No 417 The Emperor’s Children by Claire Messud

Claire Messud’s gracefully written novel The Emperor’s Children, is incredibly readable and entertaining but on a formidable scale.

Set for the most part in New York City in 2000, it focuses on the social and personal lives of a group of young affluent New York professionals as they navigate a series of personal and political upheavals in their hitherto cushioned lives.

The novel interweaves the stories of Danielle Minkoff, Marina Thwaite and Julius Clarke, who became friends at Brown University and graduated ten years previously. Now in their early thirties, the trio are coming to terms with the fact that the expectations they each had for their lives are not coming to fruition.

Danielle, the most pragmatic of the three, works as a producer of television documentaries, but her insightful ideas rarely make it into production and she is left working on a show about botched liposuction. Julius, a gay half-Vietnamese freelance critic is temping in dull admin position to make ends meet, and is becoming aware that “from charming wastrel to needy, boring failure was but a few short steps”.

Marina, the most privileged of the group, is the beautiful daughter of a legendary journalist and writer, Murray Thwaite, the eponymous “emperor” of the title and she is struggling to finish a long-overdue book about the cultural importance of children’s fashion, about which she no longer cares. Marina, and to some extent, her two friends are stymied by Murray, a liberal media spokesperson whose work and personality cast a long shadow from which the next generation struggle to come out from under.

Murray is facing his own challenges, unable to finish what he considers to be his own masterwork which has lain untouched for years. All their lives will be upended by the introduction of several characters, who will destabilise the status quo. The first is Ludovic Seeley, and intellectual Australian magazine editor who presents himself as a revolutionary, although it is never clear what he takes revolution to mean. He seems particularly interested in Murray and then becomes romantically involved with Marina.

David is a preppy businessman who falls in love with Julius and seems at first to provide emotional, and more importantly, financial stability. Finally, there is Frederick ‘Bootie’ Tubb, Murray Thwaite’s nephew, who has fled to New York from his home in the sticks, ready to live a life of intellectual rigour and idolise at the throne of his beloved uncle, only to find that no one in New York is quite what they seem.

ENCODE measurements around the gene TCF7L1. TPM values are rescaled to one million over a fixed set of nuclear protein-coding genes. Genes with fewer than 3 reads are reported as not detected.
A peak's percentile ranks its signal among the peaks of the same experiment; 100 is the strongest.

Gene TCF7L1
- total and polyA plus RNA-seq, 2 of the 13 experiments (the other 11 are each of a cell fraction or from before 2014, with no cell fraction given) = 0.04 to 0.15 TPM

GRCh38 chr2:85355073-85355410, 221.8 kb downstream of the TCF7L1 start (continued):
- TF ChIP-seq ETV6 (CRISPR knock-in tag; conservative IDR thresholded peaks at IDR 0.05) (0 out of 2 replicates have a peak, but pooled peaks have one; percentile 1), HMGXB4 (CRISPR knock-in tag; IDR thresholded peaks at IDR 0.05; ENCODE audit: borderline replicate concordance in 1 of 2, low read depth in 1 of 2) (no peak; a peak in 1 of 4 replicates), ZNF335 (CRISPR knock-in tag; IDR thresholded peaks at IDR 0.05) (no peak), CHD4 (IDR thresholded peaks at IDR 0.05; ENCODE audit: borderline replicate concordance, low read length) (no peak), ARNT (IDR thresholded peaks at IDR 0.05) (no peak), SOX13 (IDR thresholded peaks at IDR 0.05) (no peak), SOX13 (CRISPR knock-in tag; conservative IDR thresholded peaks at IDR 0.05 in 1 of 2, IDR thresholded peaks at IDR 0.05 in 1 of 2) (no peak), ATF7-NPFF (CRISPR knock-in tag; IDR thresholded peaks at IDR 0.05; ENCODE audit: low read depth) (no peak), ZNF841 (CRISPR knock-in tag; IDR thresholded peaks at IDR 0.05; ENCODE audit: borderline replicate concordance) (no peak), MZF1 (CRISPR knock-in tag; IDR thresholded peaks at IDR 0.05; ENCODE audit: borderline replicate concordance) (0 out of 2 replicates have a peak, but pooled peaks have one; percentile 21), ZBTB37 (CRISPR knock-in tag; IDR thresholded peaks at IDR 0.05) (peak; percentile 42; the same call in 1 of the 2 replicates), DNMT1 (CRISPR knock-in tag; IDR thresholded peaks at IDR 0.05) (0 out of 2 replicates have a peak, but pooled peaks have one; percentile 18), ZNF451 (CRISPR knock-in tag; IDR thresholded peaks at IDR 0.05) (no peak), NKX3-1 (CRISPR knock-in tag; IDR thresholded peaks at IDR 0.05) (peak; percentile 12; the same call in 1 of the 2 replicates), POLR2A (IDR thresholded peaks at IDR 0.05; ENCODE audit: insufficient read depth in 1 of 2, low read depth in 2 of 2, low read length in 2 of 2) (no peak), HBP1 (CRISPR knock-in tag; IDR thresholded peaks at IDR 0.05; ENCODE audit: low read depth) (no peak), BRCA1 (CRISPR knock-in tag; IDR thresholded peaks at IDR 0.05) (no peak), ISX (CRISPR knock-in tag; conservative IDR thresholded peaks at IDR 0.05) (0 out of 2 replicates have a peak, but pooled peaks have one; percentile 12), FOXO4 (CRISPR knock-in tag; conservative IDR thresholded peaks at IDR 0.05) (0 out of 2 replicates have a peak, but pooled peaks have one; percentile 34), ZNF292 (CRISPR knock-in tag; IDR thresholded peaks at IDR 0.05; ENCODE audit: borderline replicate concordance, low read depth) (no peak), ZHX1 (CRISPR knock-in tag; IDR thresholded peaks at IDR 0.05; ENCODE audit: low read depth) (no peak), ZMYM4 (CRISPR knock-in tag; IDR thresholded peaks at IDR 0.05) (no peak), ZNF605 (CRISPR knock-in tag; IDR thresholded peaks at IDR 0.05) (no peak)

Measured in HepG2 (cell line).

Anyone who said they just woke up and found themselves in the place they’d always wanted to be was lying; and anyone who believed such a person was a fool. It was all a matter of will.

This dichotomy between reality and appearance is at the heart of The Emperor’s Children and Bootie, Ludociv and David fundamentally change how this group think about themselves. But the real destabilising factor in this expansive comedy of manners isn’t the changes that these outside characters bring, but wider political instability in the form of 9/11.

I don’t want to give too much away about this, safe to say that this element of the novel is handled in a subtle and organic way.

Up to this point, the characters have thought of themselves as living in ‘criminally uninteresting times’, but when they find themselves in the middle of history, their pretentions are torn away.

Is it right, do you think, what everyone’s saying – all those people, on TV – that nothing will be the same again?’

Not everything in The Emperor’s Children worked for me. Some plot strands take time to be established and then seem to drift away forgotten. Bootie submits an article skewering his uncle to Ludovic’s magazine but we never find out if it gets published. Ludovic’s initial mysterious interest in the Thwaite family is never developed once his relationship with Marina is established. Older, less wealthy women, in particular Bootie and Danielle’s mothers, are presented in an often clichéd and sometimes cruel manner.

These quibbles aside, Messud is a skilled prose stylist and has created a masterly portrait of a particular time in a particular city, featuring a range of wonderful and unforgettable  characters.


The 746

Cathy746books View All →

I am a 40 something book buying addict trying to reduce the backlog one book at a time!

10 Comments Leave a comment

  1. I particularly enjoyed your review, as this one’s been on my own TBR forever & ever & ever. The fact that I’ve avoided it is a bit odd, as I’m very fond of Claire Messud’s writing. As you observe about Emperor’s Children, not everything in her novels always works, but (again, as you observe) she’s a skilled stylist with a knack for creating a distinct universe. I’ve actually read almost all of her novels, even the early ones; my favorite so far is “The Woman Upstairs.” I think I’ve avoided Emperor’s Children because I just didn’t feel like reading about the problems of some privileged characters; your review has made me re-think this!
    Your review has inspired to me to add to my Messud TBR, with The Hunters (two novellas) and her essay collection, Kant’s Little Prussian Head and Other Reasons Why I Write! Bad, bad Cathy746!!! (LOL)


  2. I read this several years ago and remember enjoying it but struggling with it in parts. I think your review nails a lot of that! I was probably in my early 20s when I read it so now I’m wondering what it would be like to re-read it now that I’m older than the characters!


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